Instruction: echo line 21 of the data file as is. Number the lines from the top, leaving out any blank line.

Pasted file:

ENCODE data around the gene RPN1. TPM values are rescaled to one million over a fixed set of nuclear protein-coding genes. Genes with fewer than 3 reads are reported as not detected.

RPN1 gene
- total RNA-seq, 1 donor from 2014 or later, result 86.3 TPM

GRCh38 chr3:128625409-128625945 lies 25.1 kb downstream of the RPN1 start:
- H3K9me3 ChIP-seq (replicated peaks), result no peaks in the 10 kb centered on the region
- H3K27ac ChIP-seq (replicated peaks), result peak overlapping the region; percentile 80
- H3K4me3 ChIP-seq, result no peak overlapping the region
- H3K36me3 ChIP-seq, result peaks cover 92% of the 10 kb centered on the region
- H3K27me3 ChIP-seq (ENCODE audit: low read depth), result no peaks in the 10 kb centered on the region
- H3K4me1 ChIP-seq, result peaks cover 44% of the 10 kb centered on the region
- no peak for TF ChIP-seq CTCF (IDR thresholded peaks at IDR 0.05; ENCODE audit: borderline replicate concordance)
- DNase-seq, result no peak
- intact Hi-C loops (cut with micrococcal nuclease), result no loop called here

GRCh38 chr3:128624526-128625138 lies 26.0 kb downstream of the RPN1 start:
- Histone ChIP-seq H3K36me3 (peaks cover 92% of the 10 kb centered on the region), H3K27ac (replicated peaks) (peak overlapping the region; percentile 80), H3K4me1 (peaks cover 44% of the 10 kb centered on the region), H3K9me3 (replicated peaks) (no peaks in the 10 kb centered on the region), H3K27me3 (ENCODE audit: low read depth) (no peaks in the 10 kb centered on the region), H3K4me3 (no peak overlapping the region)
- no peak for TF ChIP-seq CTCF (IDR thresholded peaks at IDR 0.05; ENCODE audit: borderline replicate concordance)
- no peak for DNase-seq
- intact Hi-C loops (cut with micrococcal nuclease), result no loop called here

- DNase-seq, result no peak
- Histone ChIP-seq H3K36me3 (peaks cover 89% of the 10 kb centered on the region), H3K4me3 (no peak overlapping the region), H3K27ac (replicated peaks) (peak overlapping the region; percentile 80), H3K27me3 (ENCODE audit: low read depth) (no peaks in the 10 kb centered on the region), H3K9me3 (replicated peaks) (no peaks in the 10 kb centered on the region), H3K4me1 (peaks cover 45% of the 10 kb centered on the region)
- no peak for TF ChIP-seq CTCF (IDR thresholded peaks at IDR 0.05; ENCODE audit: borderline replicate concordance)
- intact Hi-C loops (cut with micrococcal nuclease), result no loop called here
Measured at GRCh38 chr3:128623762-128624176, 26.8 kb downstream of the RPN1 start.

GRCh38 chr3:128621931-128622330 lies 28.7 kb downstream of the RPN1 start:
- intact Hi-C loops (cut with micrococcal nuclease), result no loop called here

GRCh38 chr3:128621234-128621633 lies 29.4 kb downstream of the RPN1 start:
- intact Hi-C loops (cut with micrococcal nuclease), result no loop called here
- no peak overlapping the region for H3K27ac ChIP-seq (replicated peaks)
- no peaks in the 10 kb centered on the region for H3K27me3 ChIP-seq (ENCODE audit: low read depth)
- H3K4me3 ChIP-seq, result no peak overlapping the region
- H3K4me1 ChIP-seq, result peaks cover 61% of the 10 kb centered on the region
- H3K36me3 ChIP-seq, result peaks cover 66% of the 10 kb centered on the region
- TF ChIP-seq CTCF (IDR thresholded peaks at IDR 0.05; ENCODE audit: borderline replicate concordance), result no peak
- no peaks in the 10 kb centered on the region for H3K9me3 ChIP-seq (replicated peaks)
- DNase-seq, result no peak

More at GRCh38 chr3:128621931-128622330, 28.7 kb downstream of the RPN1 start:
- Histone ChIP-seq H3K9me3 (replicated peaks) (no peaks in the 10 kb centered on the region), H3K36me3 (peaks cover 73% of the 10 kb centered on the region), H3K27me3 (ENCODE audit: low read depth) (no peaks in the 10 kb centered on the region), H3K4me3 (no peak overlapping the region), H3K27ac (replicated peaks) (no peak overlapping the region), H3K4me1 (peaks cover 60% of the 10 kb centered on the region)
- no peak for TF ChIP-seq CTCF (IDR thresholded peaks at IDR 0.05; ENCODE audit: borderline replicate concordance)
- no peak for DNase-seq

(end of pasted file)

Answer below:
- no peak for TF ChIP-seq CTCF (IDR thresholded peaks at IDR 0.05; ENCODE audit: borderline replicate concordance)